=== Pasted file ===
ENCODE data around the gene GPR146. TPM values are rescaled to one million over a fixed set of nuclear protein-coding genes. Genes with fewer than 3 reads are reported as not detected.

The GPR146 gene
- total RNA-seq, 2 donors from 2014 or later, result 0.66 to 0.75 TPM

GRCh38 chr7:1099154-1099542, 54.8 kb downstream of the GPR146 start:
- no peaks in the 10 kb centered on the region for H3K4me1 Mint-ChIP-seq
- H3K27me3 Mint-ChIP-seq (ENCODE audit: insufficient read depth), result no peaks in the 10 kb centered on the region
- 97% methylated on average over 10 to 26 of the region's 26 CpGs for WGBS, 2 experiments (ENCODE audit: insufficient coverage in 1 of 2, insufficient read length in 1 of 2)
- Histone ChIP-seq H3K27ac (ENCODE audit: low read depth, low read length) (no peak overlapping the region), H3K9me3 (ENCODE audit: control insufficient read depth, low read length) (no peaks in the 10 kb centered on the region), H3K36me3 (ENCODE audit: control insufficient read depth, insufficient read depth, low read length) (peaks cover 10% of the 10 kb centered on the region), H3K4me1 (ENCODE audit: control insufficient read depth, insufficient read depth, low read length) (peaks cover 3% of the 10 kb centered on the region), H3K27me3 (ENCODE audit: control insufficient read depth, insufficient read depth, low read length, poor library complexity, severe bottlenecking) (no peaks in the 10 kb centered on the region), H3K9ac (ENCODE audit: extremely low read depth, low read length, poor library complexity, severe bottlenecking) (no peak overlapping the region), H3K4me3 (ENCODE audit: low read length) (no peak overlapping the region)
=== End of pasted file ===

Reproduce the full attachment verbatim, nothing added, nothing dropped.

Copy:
ENCODE data around the gene GPR146. TPM values are rescaled to one million over a fixed set of nuclear protein-coding genes. Genes with fewer than 3 reads are reported as not detected.

The GPR146 gene
- total RNA-seq, 2 donors from 2014 or later, result 0.66 to 0.75 TPM

GRCh38 chr7:1099154-1099542, 54.8 kb downstream of the GPR146 start:
- no peaks in the 10 kb centered on the region for H3K4me1 Mint-ChIP-seq
- H3K27me3 Mint-ChIP-seq (ENCODE audit: insufficient read depth), result no peaks in the 10 kb centered on the region
- 97% methylated on average over 10 to 26 of the region's 26 CpGs for WGBS, 2 experiments (ENCODE audit: insufficient coverage in 1 of 2, insufficient read length in 1 of 2)
- Histone ChIP-seq H3K27ac (ENCODE audit: low read depth, low read length) (no peak overlapping the region), H3K9me3 (ENCODE audit: control insufficient read depth, low read length) (no peaks in the 10 kb centered on the region), H3K36me3 (ENCODE audit: control insufficient read depth, insufficient read depth, low read length) (peaks cover 10% of the 10 kb centered on the region), H3K4me1 (ENCODE audit: control insufficient read depth, insufficient read depth, low read length) (peaks cover 3% of the 10 kb centered on the region), H3K27me3 (ENCODE audit: control insufficient read depth, insufficient read depth, low read length, poor library complexity, severe bottlenecking) (no peaks in the 10 kb centered on the region), H3K9ac (ENCODE audit: extremely low read depth, low read length, poor library complexity, severe bottlenecking) (no peak overlapping the region), H3K4me3 (ENCODE audit: low read length) (no peak overlapping the region)